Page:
New York State Senate Majority Leader John Flanagan (R-East Northport), the highest ranking Republican elected official in the state, admitted to recently seeking treatment after work-related stress led him to alcohol abuse.
The lawmaker made the announcement in a statement issued Sunday, more than a month after the state legislative session ended in June and six months before it resumes in January. The statement indicated that he would continue in his role as the powerful state Senate leader next year, when state legislators are up for re-election to their next two-year terms.
“I recognized that alcohol was becoming a crutch to deal with pressure I was under related to my responsibilities as Majority Leader of the New York State Senate,” he said. “Therefore, I proactively took control of the situation and sought immediate help so I could overcome it and move forward.”
The 56-year-old married father of three is one of the so-called three men in a room—the other two being Gov. Andrew Cuomo and state Assembly Speaker Carl Heastie (D-Bronx)—that hold the most sway over the state’s legislative agenda and budget.
Flanagan ascended to leadership after his predecessor, former state Senate Majority Leader Dean Sklelos (R-Rockville Centre), ceded control in 2015 following Skelos’ arrest on federal corruption charges. Skelos, who was expelled from office upon his conviction, is appealing.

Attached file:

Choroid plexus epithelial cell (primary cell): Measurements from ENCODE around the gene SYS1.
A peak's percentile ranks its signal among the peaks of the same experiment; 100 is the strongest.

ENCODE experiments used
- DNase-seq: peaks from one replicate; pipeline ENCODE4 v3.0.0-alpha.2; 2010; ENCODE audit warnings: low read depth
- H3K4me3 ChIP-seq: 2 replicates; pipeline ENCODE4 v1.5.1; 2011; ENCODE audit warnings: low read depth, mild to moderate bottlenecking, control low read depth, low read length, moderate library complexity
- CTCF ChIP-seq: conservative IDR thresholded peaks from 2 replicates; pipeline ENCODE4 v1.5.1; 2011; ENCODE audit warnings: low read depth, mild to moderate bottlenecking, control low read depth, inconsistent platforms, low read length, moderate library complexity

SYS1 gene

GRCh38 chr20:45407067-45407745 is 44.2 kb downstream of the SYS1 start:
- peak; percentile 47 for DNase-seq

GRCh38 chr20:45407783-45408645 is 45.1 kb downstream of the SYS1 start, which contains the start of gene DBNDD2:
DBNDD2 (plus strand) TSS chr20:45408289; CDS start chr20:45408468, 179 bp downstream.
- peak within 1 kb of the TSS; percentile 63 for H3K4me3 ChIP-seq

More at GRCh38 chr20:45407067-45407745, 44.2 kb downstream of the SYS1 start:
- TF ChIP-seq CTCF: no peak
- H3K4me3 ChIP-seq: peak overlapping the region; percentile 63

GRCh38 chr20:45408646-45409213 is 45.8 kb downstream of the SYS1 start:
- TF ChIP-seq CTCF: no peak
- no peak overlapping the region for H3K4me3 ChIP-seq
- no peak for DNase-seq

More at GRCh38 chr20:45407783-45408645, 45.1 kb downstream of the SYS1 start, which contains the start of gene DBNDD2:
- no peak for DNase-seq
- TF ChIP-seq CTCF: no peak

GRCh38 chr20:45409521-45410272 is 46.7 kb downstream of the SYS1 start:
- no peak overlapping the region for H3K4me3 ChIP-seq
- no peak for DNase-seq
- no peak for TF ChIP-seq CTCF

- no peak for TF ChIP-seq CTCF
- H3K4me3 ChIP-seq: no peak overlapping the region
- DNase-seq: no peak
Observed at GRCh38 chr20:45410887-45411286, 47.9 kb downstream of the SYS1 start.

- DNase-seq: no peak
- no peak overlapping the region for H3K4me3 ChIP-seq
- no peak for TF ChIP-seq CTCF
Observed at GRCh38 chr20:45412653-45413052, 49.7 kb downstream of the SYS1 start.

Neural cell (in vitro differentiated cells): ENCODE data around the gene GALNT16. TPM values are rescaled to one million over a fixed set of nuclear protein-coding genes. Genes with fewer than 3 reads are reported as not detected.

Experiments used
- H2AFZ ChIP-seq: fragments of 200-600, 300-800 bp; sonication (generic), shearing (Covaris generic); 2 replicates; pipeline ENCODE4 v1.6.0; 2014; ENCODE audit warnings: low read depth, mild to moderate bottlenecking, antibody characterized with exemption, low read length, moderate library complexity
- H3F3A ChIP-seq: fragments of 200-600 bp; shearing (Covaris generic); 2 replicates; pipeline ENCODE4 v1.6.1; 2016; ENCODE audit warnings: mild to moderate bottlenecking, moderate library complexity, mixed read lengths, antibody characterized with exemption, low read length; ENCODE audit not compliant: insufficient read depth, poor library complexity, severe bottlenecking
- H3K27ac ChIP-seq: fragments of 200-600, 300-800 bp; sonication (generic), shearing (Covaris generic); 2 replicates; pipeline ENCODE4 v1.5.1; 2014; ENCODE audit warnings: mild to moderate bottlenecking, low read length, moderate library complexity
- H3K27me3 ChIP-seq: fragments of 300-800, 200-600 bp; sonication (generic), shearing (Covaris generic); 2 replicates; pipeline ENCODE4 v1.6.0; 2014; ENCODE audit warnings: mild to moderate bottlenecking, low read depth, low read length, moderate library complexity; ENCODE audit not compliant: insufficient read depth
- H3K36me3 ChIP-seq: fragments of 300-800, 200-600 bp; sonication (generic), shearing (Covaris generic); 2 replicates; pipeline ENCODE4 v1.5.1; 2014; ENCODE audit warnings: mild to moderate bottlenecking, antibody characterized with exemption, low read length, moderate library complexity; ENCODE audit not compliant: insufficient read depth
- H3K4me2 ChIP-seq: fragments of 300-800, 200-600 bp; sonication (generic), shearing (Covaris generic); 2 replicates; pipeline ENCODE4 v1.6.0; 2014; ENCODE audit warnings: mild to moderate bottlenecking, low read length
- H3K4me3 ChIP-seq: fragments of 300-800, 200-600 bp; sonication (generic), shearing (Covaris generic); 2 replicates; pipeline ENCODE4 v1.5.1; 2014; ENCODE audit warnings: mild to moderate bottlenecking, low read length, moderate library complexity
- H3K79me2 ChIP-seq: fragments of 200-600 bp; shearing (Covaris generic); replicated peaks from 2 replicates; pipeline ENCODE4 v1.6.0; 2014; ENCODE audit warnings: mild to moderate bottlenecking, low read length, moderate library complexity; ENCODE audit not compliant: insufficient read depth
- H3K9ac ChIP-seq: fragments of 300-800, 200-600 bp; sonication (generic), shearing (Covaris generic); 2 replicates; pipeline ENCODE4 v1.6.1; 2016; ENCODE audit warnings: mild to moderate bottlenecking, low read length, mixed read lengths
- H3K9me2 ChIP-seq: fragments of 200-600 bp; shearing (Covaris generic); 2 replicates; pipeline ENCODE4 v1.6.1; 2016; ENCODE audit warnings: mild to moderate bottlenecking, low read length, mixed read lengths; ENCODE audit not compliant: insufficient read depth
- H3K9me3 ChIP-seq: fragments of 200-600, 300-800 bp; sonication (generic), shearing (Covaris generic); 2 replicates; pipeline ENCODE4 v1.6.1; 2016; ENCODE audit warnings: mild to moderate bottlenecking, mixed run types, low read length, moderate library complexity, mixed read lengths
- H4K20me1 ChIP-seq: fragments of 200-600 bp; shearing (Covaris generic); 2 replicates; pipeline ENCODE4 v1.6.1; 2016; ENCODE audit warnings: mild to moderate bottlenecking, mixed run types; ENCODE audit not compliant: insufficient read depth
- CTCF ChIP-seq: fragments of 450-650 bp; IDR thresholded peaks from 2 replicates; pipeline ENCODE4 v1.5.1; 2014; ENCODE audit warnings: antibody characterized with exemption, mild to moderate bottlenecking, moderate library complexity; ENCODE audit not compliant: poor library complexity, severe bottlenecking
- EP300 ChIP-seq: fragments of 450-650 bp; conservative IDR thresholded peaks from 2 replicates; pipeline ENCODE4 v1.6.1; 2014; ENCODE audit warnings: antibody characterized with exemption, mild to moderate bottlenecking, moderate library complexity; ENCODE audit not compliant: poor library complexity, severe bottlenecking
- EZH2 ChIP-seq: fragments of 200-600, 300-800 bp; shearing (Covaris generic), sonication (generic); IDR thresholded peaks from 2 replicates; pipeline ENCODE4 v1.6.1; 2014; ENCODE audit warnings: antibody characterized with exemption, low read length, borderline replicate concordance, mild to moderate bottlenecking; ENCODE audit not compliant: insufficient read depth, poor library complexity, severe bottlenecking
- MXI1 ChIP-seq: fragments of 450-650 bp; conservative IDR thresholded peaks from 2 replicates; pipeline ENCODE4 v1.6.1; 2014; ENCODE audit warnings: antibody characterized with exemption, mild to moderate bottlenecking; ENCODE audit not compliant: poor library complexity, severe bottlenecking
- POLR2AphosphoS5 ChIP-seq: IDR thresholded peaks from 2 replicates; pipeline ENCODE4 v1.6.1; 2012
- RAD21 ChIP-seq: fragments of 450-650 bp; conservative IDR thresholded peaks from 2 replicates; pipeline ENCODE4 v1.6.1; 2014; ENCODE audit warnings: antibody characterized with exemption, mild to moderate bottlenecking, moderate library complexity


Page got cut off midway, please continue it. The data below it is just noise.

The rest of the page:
News of Flanagan seeking treatment sparked a slew of well wishes from his colleagues in the state’s capital in Albany.
“Alcoholism is a disease,” Cuomo tweeted. “[Flanagan] deserves our respect & support for seeking help & for talking about it as an example for others.”
State Sen. Phil Boyle (R-Bay Shore), also applauded the announcement.
“I want to commend my long-time friend and colleague, @LeaderFlanagan, for publicly acknowledging a problem he was facing,” Boyle tweeted. “The bravery and honesty John has shown demonstrates why he is, and will continue to be, a great #NYSenate Majority Leader.”
In a four-paragraph statement, Flanagan said he sought for “myself and for my family” and “to ensure this dependency would not affect my ability to do my job or represent my constituents.”
He suggested that others who are dependent on alcohol follow his lead.
“I would hope my actions serve as a reminder to all those who find that alcohol has become a means to confront personal or professional stress,” he said. “It never has been and never will be. If you find yourself becoming dependent you not only have a responsibility to your family and colleagues to recognize it, but to proactively engage the programs that are in place that will help you.
“No one is immune,” he concluded. “Seek help and regain your personal pathway through life.”